The Covenanter Church (c. 1913) is located at 113 N. Green Street in Stafford, Stafford County, Kansas (pop. 1400). This one-story, L-shaped building is set in a residential housing area. It is Gothic Revival in architectural style, utilizing the side-steeple church vernacular form. Minor changes to the original construction of the church’s exterior and interior include construction of 2 main floor bathrooms using part of the Overflow Room space. This same area had been made into one bath and a kitchenette (circa 1980s) The ceiling in this Overflow Room was also dropped from 14 feet to 9 feet in the 1980s. A church building (circa 1887) at the same location was torn down to allow construction of the existing building.
The wood-framed building has a moderately pitched gable roof, with overhanging eaves and narrow-lap wood siding. Its square, flat-roofed, square-towered entrance is set in the L-shaped area. Lattice-type railing around the top of this square-entrance roof area shown in the original picture was removed at some point and needs to be replaced. Some of the original trough guttering and downspouts are stored in the basement and will be reinstalled.
The structure is set on a high (48”-ground to floor level) foundation, allowing significant window exposure for natural lighting in the high-ceiling basement. This foundation is poured concrete below grade, with rusticated formed concrete masonry units set on top of the poured concrete for the above-ground exposure. Poured concrete sidewalks exist to the building from the concrete sidewalks parallel to Green Street. Grass parking exists between the street and sidewalk.
The exterior wood-framed windows on the front (east) and each side (north and south) are gothic arched center windows with regular double-hung sash windows on either side, with additional double-hung sash windows on either side of the this cluster on the north and south exposures. Most of the original Florentine glass remains, though some is cracked and other windows are boarded up or replaced with clear glass. The front entrance doors have been replaced with metal glass doors (circa 1980s), altering the main entrance door area but reusing original woodwork. A three-tab composition roof (c. 1985) exists on the main area of the building, and an original tin roofing remains on the square-entrance tower area (flat roof).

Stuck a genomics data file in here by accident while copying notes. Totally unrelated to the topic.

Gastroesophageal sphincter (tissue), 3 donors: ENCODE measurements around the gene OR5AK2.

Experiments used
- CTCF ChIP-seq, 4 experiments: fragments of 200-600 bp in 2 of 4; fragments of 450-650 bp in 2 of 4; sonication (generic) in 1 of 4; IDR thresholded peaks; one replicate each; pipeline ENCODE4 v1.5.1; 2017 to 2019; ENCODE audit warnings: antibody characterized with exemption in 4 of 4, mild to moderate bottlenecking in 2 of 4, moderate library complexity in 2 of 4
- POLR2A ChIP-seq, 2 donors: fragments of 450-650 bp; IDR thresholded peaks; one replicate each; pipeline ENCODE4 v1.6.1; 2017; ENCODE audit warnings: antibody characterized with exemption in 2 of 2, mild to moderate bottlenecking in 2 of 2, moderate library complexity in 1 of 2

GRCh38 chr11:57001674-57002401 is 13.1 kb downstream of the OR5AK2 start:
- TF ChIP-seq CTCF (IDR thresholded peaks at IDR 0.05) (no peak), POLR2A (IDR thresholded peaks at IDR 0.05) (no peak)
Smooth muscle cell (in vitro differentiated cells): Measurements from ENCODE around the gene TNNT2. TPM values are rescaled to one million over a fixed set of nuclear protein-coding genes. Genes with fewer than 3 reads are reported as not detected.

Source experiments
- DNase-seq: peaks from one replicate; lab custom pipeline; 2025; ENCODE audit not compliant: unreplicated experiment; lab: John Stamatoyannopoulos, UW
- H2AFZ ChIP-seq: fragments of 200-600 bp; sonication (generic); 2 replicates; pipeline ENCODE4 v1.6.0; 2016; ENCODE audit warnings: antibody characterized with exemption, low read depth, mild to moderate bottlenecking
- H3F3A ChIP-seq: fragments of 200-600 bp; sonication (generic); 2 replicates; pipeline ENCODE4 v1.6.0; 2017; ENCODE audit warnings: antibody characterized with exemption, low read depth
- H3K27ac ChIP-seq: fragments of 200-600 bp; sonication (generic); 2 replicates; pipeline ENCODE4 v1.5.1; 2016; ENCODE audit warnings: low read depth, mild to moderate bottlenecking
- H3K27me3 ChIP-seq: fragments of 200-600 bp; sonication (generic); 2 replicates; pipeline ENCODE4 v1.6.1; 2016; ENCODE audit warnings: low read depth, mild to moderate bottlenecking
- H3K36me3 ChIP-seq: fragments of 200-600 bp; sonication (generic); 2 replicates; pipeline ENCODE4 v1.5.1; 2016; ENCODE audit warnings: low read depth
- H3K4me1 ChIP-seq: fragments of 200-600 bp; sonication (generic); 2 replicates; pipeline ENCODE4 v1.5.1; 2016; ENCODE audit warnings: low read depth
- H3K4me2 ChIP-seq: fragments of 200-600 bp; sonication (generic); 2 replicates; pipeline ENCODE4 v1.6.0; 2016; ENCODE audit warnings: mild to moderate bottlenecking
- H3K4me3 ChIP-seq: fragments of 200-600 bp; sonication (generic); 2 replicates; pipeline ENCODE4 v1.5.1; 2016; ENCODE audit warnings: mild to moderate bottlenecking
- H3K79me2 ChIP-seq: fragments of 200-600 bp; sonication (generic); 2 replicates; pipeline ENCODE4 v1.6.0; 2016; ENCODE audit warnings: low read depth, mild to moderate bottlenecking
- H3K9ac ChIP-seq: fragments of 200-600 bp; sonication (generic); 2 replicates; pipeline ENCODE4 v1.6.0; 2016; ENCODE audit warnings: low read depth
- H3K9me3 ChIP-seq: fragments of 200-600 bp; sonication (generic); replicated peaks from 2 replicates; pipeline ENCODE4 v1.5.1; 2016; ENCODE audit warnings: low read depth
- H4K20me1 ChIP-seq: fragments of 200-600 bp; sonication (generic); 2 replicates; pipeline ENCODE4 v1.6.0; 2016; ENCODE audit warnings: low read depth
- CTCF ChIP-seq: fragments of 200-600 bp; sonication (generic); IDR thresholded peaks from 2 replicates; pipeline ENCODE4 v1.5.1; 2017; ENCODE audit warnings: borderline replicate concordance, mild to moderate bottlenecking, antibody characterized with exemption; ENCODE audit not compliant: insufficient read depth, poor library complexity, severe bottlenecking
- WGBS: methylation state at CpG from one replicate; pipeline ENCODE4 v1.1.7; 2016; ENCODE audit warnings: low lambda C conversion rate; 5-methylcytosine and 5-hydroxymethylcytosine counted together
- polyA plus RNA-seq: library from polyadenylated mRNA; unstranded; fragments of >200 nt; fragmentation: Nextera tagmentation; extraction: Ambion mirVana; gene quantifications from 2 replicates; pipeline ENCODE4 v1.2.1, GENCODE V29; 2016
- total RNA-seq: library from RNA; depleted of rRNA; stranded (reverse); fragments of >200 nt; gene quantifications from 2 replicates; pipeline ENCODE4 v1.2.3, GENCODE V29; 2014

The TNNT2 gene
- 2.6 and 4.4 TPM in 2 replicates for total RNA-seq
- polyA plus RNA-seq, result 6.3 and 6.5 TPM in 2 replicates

The audience room (sanctuary) appears to be unaltered. A grid drop ceiling(circa 1950-60 has been removed exposing the original 14 foot ceilings. They have been repaired and the original light fixtures have been reinstalled in the Audience Room The ceiling in the overflow area has been dropped (circa 1980s) using trusses with a sheetrock covering that has been covered with a rough stucco finish. The walls throughout the main audience room (sanctuary) are plaster with a rough stucco finish, as are all the walls of the first floor and basement.
Two ADA bathrroms have been installed on the north end of the original Overflow Room area where a bath and kitchenette has been installed in the 1980’s.
A platform (stage) area is located at the west side of the Audience Room and is raised approximately 18” above the main level. The center-stage portion extends to a depth of 10 feet, while a choir section extends to the north of the center stage and is 4 feet wide and 12 feet long. Behind the choir section is a pastor’s study, which is approximately 7x10 feet in size.
There are approximately twelve 2-foot-wide folding doors between the Audience Room and the Overflow Room. These folding doors have been restored to a functional condition and altered only to accommodate the addition of the 2 new bathrooms. The original oak pews are curved in design and are placed in a two-aisle arrangement, typical of late nineteenth and early twentieth century church design. The flooring in the first floor area is 4” wide yellow pine. The woodwork throughout the main level is yellow pine finished with amber shellac, though the woodwork in the pastor’s study is painted.
The interior basement walls are brick construction with plaster over the brick that is falling off the lower portion of the walls. The basement ceiling is original lath and plaster. The floor is poured concrete and was never finished, painted or covered. Most of the basement is open area; however, there were originally two bathrooms in the northeast area, a mechanical room/storage area along the east, and two classrooms along the south side. The north wall is supported with wood braces to stabilize the wall, and the west wall needs similar support. Research indicates that many of the doors, jams and hinges installed in the basement were salvaged from the original 1887 building. There is some water penetration into the basement during wet weather.